Recently in the category : Museums
One of the stories she told us was her "investigation" of the Maison Victor Hugo and how Aimée could escape the museum in the novel Murder in the Marais.
So when I was there this past weekend with some friends, we decided to see the place of escape for ourselves...
Clearly someone has read the novel and taken care of this oversight...
I'm not a big car fan, but even I was impressed by the Musée de l'Automobile in Mulhouse.
After all, I am a girl, and girls like shiny things.
As discussed in the k&k podcast episode 291.
The days are getting longer, and I love strolling through Paris at sunset. When the city is bathed in golden light, I understand why countless artists are inspired by her beauty.
Location : Pyramide du Louvre, courtyard of the Louvre museum, Paris
what is that you ask? FREE museums, of course!
if you happen to be in the neighborhood and enjoy japanese art, then this place is worth a look. this "annex" of the Musée Guimet is at 16, ave Iéna (just ask frog how to pronounce it), right down the street from it's big brother (which is NOT free). in the back you'll find a lovely little japanese garden, which in warmer weather is a calm and tranquil place to pause for a moment and reflect (or pull out your map to find your next destination!) the actual Musée Guimet (6, place d'Iéna) is much larger and has works devoted to the religions of ancient egypt, classical antiquity, and asia.
a couple of weeks ago, i went to the movies to see the movie Chéri with a friend. starring michelle pfeiffer and rupert friend (aka keira knightly's boyfriend), it's the story of a may-december romance between an aging courtesan and a spoiled young man. the story takes place in paris and is based on the novel by colette.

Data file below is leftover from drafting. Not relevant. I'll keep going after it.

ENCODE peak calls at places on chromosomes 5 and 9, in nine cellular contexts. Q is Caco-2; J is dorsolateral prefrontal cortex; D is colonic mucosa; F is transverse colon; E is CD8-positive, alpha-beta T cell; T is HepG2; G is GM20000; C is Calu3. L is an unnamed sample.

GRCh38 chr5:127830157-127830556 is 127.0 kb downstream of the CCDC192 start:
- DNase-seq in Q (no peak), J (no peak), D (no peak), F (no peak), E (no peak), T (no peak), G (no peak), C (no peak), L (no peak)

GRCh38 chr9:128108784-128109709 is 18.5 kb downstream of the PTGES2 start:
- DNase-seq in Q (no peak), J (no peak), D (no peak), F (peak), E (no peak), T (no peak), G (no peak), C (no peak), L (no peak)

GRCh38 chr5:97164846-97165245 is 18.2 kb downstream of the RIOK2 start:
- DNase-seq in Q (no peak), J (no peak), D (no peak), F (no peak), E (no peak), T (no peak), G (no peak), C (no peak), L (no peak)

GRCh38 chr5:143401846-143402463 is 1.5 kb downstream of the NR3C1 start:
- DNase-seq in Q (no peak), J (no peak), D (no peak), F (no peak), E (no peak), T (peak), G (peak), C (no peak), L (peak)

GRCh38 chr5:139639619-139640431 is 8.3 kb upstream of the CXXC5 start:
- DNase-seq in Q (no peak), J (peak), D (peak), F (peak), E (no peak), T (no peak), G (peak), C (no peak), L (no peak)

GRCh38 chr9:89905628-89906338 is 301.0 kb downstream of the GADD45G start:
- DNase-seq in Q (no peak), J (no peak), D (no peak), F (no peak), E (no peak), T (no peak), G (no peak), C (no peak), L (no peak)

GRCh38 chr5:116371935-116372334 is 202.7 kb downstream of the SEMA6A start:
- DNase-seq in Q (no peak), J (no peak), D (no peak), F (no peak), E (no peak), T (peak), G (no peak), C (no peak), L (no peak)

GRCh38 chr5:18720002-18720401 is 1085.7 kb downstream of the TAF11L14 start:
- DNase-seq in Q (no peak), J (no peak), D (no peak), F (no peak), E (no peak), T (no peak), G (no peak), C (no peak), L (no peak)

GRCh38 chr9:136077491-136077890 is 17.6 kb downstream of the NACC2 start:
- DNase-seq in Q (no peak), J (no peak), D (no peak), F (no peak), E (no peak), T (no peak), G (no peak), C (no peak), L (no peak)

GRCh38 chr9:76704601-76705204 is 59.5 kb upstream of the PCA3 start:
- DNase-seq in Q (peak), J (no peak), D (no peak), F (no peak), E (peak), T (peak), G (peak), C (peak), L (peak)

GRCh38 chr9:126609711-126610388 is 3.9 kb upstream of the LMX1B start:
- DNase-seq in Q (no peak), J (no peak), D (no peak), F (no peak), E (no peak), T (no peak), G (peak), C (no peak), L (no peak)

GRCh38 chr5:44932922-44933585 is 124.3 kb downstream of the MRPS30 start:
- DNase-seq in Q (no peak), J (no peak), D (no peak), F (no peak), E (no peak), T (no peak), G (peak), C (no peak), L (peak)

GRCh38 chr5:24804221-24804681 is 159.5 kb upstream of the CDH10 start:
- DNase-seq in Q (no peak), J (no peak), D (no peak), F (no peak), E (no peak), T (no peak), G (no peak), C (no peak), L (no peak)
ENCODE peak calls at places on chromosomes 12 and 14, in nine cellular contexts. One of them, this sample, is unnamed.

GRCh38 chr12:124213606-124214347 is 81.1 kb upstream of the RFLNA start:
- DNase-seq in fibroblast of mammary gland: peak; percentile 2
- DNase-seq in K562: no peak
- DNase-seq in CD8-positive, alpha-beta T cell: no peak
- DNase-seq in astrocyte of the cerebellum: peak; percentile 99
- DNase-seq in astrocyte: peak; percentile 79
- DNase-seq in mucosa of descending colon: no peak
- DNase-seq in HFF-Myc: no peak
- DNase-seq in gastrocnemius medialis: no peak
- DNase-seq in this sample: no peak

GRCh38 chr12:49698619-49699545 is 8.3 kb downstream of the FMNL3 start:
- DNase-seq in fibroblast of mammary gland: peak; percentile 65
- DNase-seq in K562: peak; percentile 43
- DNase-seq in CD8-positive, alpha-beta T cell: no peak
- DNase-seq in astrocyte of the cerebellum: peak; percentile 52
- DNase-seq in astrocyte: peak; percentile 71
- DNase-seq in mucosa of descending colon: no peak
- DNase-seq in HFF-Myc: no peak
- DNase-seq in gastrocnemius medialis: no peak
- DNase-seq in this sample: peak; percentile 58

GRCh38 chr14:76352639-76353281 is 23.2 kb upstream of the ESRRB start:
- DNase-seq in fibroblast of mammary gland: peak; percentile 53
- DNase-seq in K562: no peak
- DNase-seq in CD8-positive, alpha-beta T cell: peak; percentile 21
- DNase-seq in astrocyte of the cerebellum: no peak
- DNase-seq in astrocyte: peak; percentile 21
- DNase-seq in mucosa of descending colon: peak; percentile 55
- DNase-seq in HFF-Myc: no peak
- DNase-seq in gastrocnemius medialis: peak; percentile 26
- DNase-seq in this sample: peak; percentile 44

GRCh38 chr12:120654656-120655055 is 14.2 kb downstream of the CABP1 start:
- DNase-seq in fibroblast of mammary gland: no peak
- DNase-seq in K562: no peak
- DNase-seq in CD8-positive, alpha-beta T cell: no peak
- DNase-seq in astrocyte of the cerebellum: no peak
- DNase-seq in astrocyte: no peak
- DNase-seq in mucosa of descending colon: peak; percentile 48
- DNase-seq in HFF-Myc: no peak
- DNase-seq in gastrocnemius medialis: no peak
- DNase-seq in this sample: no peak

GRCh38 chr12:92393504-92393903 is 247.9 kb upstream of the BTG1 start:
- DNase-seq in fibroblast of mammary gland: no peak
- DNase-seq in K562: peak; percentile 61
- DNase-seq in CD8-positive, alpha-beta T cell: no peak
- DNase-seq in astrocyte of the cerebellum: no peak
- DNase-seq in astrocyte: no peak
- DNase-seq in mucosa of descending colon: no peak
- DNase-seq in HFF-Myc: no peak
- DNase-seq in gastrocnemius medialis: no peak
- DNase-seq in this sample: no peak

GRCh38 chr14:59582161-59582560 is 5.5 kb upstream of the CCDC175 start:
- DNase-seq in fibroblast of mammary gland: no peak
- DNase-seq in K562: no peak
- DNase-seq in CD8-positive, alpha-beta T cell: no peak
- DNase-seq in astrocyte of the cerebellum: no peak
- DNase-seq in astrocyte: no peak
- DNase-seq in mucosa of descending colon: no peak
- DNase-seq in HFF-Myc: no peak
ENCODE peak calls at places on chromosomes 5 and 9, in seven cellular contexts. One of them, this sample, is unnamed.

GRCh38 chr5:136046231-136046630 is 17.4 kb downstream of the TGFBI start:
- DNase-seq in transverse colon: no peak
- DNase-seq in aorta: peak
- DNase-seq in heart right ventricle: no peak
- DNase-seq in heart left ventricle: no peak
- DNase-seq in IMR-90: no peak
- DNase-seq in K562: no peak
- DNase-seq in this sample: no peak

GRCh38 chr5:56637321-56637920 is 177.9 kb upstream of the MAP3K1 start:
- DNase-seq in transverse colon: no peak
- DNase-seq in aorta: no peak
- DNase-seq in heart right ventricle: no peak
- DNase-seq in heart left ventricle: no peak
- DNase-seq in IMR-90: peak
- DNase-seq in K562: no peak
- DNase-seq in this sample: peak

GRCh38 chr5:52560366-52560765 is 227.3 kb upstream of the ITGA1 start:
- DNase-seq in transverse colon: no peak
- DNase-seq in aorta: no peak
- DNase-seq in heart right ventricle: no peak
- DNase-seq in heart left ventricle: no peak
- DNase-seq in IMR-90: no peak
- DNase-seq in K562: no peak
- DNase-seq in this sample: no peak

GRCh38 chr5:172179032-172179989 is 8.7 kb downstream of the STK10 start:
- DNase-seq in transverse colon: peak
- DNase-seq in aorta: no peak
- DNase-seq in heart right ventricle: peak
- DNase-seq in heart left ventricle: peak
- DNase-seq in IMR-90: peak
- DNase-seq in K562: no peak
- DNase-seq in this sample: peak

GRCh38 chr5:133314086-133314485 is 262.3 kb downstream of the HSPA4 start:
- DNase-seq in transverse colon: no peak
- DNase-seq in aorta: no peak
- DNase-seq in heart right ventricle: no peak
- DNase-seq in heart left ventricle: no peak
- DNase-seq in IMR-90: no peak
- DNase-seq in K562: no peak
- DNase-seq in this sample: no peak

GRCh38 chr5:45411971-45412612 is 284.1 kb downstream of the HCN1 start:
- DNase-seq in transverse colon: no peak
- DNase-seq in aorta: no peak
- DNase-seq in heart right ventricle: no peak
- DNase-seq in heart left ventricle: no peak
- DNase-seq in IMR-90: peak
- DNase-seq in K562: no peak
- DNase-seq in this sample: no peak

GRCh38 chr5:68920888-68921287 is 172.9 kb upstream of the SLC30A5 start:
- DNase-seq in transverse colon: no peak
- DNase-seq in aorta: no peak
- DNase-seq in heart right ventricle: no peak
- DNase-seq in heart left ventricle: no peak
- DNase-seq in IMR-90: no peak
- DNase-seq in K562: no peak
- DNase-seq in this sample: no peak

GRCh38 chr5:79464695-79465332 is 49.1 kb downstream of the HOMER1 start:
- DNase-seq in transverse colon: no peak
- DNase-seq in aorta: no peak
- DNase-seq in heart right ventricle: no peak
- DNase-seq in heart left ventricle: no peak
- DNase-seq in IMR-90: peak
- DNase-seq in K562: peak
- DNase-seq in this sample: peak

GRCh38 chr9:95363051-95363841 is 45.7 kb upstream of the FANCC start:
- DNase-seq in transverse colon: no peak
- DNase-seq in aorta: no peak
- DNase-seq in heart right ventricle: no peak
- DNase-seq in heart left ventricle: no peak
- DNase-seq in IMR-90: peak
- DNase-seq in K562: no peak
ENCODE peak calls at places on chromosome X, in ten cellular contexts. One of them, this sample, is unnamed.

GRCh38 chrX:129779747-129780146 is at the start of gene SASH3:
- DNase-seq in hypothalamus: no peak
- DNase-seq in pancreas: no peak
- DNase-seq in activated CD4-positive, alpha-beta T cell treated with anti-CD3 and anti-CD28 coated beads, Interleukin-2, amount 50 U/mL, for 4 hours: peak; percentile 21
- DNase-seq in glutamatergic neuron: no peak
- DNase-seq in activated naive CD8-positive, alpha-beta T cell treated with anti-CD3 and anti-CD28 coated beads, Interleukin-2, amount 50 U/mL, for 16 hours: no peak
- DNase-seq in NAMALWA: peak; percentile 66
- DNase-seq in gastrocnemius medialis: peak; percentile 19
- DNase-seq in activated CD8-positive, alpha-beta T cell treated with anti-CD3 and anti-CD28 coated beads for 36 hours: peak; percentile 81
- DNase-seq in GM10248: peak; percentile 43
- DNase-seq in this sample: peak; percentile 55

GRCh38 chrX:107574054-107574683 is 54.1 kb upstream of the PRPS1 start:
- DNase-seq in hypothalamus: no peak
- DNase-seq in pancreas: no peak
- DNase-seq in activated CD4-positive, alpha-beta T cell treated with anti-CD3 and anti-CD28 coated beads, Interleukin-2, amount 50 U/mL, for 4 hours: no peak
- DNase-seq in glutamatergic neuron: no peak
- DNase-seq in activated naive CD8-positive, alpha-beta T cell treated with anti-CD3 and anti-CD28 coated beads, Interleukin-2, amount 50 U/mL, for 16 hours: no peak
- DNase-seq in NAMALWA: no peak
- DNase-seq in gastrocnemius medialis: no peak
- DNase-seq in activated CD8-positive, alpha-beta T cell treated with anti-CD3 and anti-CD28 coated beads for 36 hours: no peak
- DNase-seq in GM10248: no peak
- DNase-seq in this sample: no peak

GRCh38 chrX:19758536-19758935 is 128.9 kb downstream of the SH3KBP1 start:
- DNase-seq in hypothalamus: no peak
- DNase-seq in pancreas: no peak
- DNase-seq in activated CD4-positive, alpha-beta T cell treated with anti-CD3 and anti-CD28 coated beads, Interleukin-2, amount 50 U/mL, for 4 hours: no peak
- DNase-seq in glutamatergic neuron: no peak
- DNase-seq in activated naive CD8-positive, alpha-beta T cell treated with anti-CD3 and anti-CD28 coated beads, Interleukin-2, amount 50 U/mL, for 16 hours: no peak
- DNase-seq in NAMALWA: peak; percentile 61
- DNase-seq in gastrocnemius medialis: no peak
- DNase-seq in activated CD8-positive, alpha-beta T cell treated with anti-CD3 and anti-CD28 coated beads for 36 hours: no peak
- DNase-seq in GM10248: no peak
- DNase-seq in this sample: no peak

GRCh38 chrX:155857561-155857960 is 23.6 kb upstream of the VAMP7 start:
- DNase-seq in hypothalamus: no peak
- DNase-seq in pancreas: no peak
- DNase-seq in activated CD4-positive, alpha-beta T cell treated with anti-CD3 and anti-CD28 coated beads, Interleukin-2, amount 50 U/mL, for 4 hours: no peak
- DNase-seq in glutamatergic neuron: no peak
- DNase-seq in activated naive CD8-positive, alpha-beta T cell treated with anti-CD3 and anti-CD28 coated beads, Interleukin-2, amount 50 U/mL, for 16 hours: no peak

the exciting thing is (at least for me) the house they used for léa's residence is this beautiful art nouveau house in my neighborhood! i've actually been in the place and everytime they showed it in the movie, i hit my friend in the arm and said "i so know where that is!"
the house, hotel mezzara, was designed by hector guimard - a name you probably won't recognize, but he has done other work you probably have seen if you have travelled around paris by metro: he designed entrances for the metro as well as the typeface that we all see saying "metropolitain." two of the surviving ones can be seen at porte dauphine and abbesses.
(and i'd like to apologize for the bruises on your arm.)